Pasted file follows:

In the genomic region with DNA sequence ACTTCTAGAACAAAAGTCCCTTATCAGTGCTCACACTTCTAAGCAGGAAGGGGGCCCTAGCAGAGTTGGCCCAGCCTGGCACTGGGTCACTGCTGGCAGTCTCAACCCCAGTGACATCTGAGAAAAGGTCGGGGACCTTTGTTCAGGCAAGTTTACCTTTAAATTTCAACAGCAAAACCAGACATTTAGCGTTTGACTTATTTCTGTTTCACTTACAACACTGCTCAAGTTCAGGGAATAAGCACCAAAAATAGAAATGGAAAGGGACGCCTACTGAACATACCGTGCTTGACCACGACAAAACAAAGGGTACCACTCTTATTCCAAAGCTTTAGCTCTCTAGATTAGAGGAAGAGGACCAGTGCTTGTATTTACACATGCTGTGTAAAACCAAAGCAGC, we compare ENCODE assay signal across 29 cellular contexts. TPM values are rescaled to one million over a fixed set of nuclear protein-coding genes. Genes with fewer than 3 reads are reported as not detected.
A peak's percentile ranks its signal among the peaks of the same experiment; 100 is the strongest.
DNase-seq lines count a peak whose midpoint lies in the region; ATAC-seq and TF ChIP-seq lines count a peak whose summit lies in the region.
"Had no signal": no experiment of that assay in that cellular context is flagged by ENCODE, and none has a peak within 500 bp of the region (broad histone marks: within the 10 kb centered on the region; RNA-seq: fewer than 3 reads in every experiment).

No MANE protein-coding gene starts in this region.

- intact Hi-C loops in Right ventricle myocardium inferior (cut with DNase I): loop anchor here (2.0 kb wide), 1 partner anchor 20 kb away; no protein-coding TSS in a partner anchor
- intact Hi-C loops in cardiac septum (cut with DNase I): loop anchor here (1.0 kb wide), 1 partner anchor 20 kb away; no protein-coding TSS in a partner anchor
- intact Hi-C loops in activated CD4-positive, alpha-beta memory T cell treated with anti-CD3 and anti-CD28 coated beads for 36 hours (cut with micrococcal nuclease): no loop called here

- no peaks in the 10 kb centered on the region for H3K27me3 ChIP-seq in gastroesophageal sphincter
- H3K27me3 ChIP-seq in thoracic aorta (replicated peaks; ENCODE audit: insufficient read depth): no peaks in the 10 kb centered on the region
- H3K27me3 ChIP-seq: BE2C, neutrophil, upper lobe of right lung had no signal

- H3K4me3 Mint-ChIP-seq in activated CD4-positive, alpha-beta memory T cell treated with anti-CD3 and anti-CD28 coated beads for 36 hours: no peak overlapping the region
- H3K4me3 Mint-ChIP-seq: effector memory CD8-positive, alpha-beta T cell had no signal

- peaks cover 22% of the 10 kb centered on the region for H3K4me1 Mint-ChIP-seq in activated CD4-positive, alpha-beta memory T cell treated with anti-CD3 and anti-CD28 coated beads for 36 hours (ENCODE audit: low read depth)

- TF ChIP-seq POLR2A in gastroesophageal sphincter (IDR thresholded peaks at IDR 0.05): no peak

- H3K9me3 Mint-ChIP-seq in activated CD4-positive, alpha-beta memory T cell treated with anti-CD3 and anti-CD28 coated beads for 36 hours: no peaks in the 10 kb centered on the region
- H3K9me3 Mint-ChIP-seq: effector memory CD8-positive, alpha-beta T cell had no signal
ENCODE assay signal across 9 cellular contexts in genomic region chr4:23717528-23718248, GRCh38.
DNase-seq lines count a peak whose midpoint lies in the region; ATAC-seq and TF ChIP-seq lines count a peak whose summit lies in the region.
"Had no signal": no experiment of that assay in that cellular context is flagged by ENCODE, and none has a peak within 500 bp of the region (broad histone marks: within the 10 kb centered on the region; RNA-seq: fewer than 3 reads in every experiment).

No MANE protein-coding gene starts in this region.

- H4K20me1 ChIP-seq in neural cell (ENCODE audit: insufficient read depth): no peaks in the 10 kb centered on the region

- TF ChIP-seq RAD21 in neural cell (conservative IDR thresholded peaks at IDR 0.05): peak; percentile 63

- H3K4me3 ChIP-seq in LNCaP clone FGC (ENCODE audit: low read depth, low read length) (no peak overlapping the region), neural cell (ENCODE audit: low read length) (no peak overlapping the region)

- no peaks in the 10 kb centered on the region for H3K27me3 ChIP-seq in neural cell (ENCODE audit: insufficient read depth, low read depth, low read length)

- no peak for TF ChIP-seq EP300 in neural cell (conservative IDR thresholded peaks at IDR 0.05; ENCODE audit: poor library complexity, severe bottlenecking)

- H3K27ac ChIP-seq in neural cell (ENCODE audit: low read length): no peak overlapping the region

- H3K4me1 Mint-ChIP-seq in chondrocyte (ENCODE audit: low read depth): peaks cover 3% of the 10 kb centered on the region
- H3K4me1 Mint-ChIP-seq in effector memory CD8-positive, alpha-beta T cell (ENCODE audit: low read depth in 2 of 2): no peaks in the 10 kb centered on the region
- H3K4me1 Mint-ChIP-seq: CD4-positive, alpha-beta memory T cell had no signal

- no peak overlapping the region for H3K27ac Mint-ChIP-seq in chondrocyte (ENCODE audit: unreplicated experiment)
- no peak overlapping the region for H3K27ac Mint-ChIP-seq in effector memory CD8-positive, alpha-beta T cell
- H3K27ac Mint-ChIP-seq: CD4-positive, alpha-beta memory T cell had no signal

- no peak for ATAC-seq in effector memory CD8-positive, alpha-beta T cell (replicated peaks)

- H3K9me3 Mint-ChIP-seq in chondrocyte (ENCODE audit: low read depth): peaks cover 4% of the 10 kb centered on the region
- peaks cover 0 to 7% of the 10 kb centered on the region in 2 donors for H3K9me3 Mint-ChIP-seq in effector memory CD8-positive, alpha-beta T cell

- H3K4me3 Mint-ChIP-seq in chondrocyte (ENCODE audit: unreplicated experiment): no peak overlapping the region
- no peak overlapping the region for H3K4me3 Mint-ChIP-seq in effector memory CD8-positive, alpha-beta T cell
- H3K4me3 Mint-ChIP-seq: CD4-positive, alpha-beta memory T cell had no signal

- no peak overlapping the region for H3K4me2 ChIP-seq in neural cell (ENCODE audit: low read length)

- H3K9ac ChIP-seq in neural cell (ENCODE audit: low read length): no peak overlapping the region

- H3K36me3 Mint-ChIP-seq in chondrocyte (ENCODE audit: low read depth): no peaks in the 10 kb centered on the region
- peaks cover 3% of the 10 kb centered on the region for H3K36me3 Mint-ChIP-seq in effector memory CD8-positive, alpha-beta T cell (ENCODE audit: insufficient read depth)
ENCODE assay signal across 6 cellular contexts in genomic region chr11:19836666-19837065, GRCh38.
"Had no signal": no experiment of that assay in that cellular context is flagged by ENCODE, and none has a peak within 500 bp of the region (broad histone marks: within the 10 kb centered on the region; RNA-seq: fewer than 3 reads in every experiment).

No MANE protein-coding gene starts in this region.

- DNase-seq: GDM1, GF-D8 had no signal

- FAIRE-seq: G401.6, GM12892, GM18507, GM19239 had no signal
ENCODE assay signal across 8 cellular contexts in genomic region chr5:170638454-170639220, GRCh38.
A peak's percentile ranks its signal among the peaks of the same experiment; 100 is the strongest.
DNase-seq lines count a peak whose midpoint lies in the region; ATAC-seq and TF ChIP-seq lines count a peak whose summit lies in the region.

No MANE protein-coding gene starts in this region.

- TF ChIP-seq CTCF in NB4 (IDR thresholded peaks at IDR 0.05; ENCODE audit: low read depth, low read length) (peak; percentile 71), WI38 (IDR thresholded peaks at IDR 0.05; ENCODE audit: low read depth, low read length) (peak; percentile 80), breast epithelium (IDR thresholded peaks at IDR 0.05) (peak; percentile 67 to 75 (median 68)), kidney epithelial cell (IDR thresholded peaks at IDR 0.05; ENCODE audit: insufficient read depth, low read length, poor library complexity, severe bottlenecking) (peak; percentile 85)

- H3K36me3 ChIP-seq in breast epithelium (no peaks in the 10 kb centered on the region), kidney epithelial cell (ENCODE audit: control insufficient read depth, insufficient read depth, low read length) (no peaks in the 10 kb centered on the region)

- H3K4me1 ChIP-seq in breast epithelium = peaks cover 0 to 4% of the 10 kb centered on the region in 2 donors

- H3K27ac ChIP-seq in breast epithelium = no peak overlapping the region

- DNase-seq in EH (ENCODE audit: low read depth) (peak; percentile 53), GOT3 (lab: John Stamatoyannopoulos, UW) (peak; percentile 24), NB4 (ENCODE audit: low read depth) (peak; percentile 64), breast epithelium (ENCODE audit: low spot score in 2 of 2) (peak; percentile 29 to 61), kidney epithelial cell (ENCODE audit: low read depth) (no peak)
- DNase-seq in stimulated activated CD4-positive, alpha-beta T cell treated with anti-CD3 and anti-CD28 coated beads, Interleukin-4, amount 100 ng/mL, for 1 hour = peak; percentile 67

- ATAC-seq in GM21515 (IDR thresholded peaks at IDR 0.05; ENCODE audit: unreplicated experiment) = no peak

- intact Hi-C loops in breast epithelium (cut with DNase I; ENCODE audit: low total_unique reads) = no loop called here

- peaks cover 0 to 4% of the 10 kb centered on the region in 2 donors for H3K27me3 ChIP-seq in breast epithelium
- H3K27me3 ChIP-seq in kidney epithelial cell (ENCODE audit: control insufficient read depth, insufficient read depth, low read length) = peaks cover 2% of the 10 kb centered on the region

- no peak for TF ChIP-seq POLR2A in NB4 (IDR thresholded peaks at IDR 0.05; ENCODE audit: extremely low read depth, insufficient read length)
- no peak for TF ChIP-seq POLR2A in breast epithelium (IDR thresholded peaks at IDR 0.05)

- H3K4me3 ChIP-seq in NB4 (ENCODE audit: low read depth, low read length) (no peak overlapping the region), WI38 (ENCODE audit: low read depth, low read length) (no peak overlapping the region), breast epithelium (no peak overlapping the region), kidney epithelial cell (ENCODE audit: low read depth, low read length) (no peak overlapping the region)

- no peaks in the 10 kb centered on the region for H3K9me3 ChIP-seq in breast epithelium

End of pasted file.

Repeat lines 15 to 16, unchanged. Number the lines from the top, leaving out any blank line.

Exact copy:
- TF ChIP-seq POLR2A in gastroesophageal sphincter (IDR thresholded peaks at IDR 0.05): no peak

- H3K9me3 Mint-ChIP-seq in activated CD4-positive, alpha-beta memory T cell treated with anti-CD3 and anti-CD28 coated beads for 36 hours: no peaks in the 10 kb centered on the region